Posted: 2021-07-13 07:18:33 (ET) [ 724 views ]
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Some of you may be wondering what to expect today during the All Star Game. Colorado baseball is sort of difficult to figure out what may happen, because over the history of the Rockies there have been many strange occurances.
The Colorado Rockies have maintained a terrific home advantage and periodically lead the league in home wins and at the same time carry the worst road record in the league.
As most everyone knows by now, scoring can easily get into the teens at Coors Field and yet there are games where scoring is more like in the balance of the league's stadiums. When watching a game at Coors Field it seems like any other baseball game and nothing seems to be crazy except the final score.
Home runs can be many and very long. Strikeouts can go either way. But the scenery is great and the ballpark is beautiful, so crowds are sure to show up. So, what is the actual problem for Colorado baseball?
As you know, I have focused on the density of the air. (See Neeley Scale on this website) I am not the only one in the world to know that air is thin in Denver. Football field goals are longer, home runs are longer, so it is no surprise that pitching might also be affected. But, how might the All Star Game be affected?
I certainly cannot answer that ahead of the game. However, the issue for hitting is this: the four-seam fastball (the primary pitch in baseball) is affected the most. Since the air is thin, it does not lift (or rise) as much at the very end of the pitch. We call that the tail-off, because at a 3/4 arm angle the pitch both lifts and the air moves it laterally in the direction of the spin. It actually moves more like a lesser speed fastball than its actual speed. If I had to guess at the speed it mimmicks, I would guess that a 95 mph fastball moves at the end of the pitch as if, in other stadiums, it was only about 80 mph.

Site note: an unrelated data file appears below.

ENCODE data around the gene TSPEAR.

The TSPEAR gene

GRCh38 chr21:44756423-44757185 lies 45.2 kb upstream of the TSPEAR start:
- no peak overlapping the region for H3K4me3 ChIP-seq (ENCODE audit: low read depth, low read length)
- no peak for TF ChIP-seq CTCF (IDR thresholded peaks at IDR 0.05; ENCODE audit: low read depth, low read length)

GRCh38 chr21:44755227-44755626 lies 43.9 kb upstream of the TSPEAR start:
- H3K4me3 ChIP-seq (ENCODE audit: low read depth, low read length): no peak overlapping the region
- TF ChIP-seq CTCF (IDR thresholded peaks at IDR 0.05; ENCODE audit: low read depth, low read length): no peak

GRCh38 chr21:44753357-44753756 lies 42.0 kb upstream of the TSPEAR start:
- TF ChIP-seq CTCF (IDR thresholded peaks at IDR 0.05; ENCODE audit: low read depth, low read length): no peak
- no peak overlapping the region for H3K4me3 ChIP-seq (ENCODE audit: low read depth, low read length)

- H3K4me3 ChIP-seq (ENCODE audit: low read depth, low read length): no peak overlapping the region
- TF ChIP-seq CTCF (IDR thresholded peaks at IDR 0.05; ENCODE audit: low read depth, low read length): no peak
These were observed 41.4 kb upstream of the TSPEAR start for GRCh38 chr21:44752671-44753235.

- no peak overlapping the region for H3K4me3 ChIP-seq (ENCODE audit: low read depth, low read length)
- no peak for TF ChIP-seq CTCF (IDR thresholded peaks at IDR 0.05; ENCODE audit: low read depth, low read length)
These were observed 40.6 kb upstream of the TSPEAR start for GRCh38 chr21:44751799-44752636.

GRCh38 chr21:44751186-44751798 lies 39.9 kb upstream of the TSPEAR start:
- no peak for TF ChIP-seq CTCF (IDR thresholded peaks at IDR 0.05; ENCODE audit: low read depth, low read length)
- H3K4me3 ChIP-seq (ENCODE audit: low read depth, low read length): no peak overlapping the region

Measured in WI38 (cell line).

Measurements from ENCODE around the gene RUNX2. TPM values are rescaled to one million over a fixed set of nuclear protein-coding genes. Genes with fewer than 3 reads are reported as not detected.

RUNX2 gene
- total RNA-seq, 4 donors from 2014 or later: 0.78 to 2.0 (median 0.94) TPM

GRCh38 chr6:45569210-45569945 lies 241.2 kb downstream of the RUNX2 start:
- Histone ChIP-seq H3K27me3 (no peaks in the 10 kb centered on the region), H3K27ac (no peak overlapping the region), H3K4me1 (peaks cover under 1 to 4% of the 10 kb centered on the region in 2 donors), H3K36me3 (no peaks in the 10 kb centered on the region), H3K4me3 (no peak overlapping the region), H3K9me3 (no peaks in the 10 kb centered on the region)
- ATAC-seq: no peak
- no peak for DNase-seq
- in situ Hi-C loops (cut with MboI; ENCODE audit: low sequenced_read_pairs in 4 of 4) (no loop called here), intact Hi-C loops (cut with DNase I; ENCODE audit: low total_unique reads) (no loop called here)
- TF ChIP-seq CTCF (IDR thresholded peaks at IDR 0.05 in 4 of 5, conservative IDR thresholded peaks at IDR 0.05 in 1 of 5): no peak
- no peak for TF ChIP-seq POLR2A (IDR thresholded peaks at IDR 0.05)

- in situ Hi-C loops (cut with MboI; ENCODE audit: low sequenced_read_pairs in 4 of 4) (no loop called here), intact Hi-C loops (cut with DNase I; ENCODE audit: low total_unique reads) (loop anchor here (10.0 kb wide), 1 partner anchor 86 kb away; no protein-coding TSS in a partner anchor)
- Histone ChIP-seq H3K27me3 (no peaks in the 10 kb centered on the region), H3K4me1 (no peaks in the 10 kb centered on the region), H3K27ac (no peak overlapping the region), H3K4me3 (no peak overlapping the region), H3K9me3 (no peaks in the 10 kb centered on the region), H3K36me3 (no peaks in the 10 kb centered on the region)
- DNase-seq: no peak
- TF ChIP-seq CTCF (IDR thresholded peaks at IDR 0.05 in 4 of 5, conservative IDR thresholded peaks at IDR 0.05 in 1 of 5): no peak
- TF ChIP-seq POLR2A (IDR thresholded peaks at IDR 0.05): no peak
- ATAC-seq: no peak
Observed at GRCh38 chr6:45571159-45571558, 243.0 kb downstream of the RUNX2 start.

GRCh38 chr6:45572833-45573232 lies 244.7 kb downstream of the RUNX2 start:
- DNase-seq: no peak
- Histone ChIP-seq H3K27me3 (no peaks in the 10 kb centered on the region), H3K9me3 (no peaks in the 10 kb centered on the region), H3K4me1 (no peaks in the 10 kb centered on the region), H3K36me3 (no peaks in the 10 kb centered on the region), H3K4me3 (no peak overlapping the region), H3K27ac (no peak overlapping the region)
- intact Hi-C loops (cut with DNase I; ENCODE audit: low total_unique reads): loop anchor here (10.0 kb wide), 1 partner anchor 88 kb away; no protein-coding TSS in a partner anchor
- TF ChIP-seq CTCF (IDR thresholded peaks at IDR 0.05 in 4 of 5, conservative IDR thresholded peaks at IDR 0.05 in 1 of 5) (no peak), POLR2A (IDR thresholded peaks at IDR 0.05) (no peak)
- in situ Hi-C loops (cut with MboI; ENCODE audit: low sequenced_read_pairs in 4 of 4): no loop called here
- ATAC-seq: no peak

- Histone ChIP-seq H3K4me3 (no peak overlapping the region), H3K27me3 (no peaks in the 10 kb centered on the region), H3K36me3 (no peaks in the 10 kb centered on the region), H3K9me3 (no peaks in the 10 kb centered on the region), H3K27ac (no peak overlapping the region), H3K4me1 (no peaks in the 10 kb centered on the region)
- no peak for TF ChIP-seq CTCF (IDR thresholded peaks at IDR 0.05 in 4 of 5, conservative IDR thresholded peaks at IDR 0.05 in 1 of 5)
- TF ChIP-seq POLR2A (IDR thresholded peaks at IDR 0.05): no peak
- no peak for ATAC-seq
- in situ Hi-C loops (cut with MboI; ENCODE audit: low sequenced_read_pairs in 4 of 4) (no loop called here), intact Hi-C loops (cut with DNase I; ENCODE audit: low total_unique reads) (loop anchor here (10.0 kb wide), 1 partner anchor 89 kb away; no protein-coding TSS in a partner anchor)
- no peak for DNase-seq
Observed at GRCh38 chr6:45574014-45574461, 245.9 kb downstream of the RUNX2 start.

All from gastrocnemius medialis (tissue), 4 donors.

With that in mind, the hitter is expecting a 95 mph pitch, but the actual speed is faster by 6 inches of travel through thin air. However, he is also expecting more lift and tail-off, but it stays down more like a two seamer. Overall, it is easier to hit but, confusing because there are about 8 more pitch-types a hitter could face at any moment during an at bat.
Can a fan, coach or player who is closely watching the pitches pick up on this? Absolutely not! Can the players themselves actually see this lack of movement? Yes, the hitter and the catcher can see when a pitcher has additional, or lesser movement, but may not be used to determining why and how it affects what he may see on the next pitch. After all, each pitch has a different location within the strike zone for the hitter to deal with, as well. So, in the players and coaches minds, location is the central focus.
Today in the All-Star game, some hitters will adjust quickly to the fastball. Others will get hits off pitches that move downward. Some pitchers may get by just fine. Others will be Reverse pitchers (those who make a sinker or slider their main pitch) and may get by quite well in Coors Field. Some pitchers may throw too many fastballs for good Coors Field outings like Tight pitchers tend to do. Loose pitchers (see Pitch-Mix under Hitter Science on this site) just throw more off-speed pitches than they should probably throw under certain conditions, but they may be the right ticket in Coors, because they are facing All Stars who are coming in from many different home and road stadiums from the past weeks' travels. That means that the players' visual memories are all different, which is not the case during the regular schedule. The Loose pitches can keep a hitter off-balance when he is primed for a quick fastball. Sometimes, it seems that a hitters' expectation in advance of a game such as at Coors Field tends to betray him. That is; if he expects to raise his average and maybe hit a home run or two, his focus may be off the actual pitch during its travel and that could bite him by causing poor decision-making as to which pitch to swing or take.
Confusing? Absolutely. Baseball is always difficult to predict, but Coors Field seems to bring out both the best and the worst in many players. Just enjoy, and have fun! Even the Coaches, Managers, and Owners don't know what to do with the Coors Field phenomena and the Coors Field "Hangover" upon leaving this venue.
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